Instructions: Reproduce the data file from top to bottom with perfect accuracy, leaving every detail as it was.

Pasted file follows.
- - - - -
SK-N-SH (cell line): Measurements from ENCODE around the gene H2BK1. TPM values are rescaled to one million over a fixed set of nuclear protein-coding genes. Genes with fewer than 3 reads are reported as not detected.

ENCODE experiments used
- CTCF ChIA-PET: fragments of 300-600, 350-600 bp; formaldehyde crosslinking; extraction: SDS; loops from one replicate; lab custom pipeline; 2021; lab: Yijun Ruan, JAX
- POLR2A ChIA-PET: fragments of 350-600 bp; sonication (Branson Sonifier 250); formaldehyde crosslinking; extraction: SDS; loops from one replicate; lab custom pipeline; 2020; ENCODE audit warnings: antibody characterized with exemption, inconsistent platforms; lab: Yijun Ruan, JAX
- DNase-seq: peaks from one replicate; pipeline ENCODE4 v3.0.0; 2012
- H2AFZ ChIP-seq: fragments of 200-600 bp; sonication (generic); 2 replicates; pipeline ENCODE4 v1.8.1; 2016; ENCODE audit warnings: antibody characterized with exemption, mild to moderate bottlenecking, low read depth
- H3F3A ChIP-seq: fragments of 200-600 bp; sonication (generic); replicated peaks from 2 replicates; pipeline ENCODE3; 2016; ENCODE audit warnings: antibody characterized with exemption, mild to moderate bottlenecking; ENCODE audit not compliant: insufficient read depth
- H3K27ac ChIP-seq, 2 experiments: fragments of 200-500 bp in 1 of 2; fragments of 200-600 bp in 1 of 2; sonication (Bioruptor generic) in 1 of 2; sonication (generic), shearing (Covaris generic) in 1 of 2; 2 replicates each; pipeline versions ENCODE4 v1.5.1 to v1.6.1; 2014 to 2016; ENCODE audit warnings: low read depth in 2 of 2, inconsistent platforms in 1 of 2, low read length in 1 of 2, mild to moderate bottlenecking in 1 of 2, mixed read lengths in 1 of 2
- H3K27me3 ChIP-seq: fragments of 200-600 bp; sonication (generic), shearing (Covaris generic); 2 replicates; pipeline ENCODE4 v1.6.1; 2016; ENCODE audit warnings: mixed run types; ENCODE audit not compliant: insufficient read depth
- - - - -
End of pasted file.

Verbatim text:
SK-N-SH (cell line): Measurements from ENCODE around the gene H2BK1. TPM values are rescaled to one million over a fixed set of nuclear protein-coding genes. Genes with fewer than 3 reads are reported as not detected.

ENCODE experiments used
- CTCF ChIA-PET: fragments of 300-600, 350-600 bp; formaldehyde crosslinking; extraction: SDS; loops from one replicate; lab custom pipeline; 2021; lab: Yijun Ruan, JAX
- POLR2A ChIA-PET: fragments of 350-600 bp; sonication (Branson Sonifier 250); formaldehyde crosslinking; extraction: SDS; loops from one replicate; lab custom pipeline; 2020; ENCODE audit warnings: antibody characterized with exemption, inconsistent platforms; lab: Yijun Ruan, JAX
- DNase-seq: peaks from one replicate; pipeline ENCODE4 v3.0.0; 2012
- H2AFZ ChIP-seq: fragments of 200-600 bp; sonication (generic); 2 replicates; pipeline ENCODE4 v1.8.1; 2016; ENCODE audit warnings: antibody characterized with exemption, mild to moderate bottlenecking, low read depth
- H3F3A ChIP-seq: fragments of 200-600 bp; sonication (generic); replicated peaks from 2 replicates; pipeline ENCODE3; 2016; ENCODE audit warnings: antibody characterized with exemption, mild to moderate bottlenecking; ENCODE audit not compliant: insufficient read depth
- H3K27ac ChIP-seq, 2 experiments: fragments of 200-500 bp in 1 of 2; fragments of 200-600 bp in 1 of 2; sonication (Bioruptor generic) in 1 of 2; sonication (generic), shearing (Covaris generic) in 1 of 2; 2 replicates each; pipeline versions ENCODE4 v1.5.1 to v1.6.1; 2014 to 2016; ENCODE audit warnings: low read depth in 2 of 2, inconsistent platforms in 1 of 2, low read length in 1 of 2, mild to moderate bottlenecking in 1 of 2, mixed read lengths in 1 of 2
- H3K27me3 ChIP-seq: fragments of 200-600 bp; sonication (generic), shearing (Covaris generic); 2 replicates; pipeline ENCODE4 v1.6.1; 2016; ENCODE audit warnings: mixed run types; ENCODE audit not compliant: insufficient read depth